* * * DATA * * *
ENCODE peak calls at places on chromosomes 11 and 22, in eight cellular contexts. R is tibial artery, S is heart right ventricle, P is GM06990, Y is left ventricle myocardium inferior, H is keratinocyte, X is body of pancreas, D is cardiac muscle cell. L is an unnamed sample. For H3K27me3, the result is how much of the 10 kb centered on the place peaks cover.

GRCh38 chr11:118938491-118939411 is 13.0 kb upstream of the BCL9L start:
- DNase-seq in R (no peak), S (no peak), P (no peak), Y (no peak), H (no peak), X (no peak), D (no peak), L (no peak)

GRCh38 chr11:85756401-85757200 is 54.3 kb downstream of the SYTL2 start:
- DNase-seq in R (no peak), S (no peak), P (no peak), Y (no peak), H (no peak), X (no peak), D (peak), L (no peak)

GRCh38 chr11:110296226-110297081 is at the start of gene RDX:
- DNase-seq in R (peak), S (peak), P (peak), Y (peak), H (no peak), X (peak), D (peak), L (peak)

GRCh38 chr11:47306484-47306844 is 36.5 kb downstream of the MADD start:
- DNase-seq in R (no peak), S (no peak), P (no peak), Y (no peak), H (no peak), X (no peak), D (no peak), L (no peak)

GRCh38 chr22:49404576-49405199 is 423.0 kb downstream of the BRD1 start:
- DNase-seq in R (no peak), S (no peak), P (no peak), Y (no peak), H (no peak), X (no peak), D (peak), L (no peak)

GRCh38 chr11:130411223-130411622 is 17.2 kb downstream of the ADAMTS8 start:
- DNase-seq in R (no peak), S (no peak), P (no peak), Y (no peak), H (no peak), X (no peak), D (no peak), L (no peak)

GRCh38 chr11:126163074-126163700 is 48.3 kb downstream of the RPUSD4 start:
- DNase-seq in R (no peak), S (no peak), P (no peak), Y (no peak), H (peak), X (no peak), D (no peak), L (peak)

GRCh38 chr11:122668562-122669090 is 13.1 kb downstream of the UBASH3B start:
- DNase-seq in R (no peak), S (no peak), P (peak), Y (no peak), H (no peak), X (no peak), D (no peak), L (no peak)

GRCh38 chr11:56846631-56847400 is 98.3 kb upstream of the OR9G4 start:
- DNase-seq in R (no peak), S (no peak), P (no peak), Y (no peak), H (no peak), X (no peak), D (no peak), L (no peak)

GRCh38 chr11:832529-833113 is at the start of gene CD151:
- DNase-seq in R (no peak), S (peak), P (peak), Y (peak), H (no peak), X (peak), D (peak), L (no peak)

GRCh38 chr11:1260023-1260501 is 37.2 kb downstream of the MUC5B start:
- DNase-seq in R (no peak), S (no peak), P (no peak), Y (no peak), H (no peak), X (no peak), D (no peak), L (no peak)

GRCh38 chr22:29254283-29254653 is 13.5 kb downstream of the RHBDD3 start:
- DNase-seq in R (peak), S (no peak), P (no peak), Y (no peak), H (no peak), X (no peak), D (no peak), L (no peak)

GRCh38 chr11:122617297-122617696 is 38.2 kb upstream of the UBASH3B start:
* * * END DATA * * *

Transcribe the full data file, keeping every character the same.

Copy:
ENCODE peak calls at places on chromosomes 11 and 22, in eight cellular contexts. R is tibial artery, S is heart right ventricle, P is GM06990, Y is left ventricle myocardium inferior, H is keratinocyte, X is body of pancreas, D is cardiac muscle cell. L is an unnamed sample. For H3K27me3, the result is how much of the 10 kb centered on the place peaks cover.

GRCh38 chr11:118938491-118939411 is 13.0 kb upstream of the BCL9L start:
- DNase-seq in R (no peak), S (no peak), P (no peak), Y (no peak), H (no peak), X (no peak), D (no peak), L (no peak)

GRCh38 chr11:85756401-85757200 is 54.3 kb downstream of the SYTL2 start:
- DNase-seq in R (no peak), S (no peak), P (no peak), Y (no peak), H (no peak), X (no peak), D (peak), L (no peak)

GRCh38 chr11:110296226-110297081 is at the start of gene RDX:
- DNase-seq in R (peak), S (peak), P (peak), Y (peak), H (no peak), X (peak), D (peak), L (peak)

GRCh38 chr11:47306484-47306844 is 36.5 kb downstream of the MADD start:
- DNase-seq in R (no peak), S (no peak), P (no peak), Y (no peak), H (no peak), X (no peak), D (no peak), L (no peak)

GRCh38 chr22:49404576-49405199 is 423.0 kb downstream of the BRD1 start:
- DNase-seq in R (no peak), S (no peak), P (no peak), Y (no peak), H (no peak), X (no peak), D (peak), L (no peak)

GRCh38 chr11:130411223-130411622 is 17.2 kb downstream of the ADAMTS8 start:
- DNase-seq in R (no peak), S (no peak), P (no peak), Y (no peak), H (no peak), X (no peak), D (no peak), L (no peak)

GRCh38 chr11:126163074-126163700 is 48.3 kb downstream of the RPUSD4 start:
- DNase-seq in R (no peak), S (no peak), P (no peak), Y (no peak), H (peak), X (no peak), D (no peak), L (peak)

GRCh38 chr11:122668562-122669090 is 13.1 kb downstream of the UBASH3B start:
- DNase-seq in R (no peak), S (no peak), P (peak), Y (no peak), H (no peak), X (no peak), D (no peak), L (no peak)

GRCh38 chr11:56846631-56847400 is 98.3 kb upstream of the OR9G4 start:
- DNase-seq in R (no peak), S (no peak), P (no peak), Y (no peak), H (no peak), X (no peak), D (no peak), L (no peak)

GRCh38 chr11:832529-833113 is at the start of gene CD151:
- DNase-seq in R (no peak), S (peak), P (peak), Y (peak), H (no peak), X (peak), D (peak), L (no peak)

GRCh38 chr11:1260023-1260501 is 37.2 kb downstream of the MUC5B start:
- DNase-seq in R (no peak), S (no peak), P (no peak), Y (no peak), H (no peak), X (no peak), D (no peak), L (no peak)

GRCh38 chr22:29254283-29254653 is 13.5 kb downstream of the RHBDD3 start:
- DNase-seq in R (peak), S (no peak), P (no peak), Y (no peak), H (no peak), X (no peak), D (no peak), L (no peak)

GRCh38 chr11:122617297-122617696 is 38.2 kb upstream of the UBASH3B start: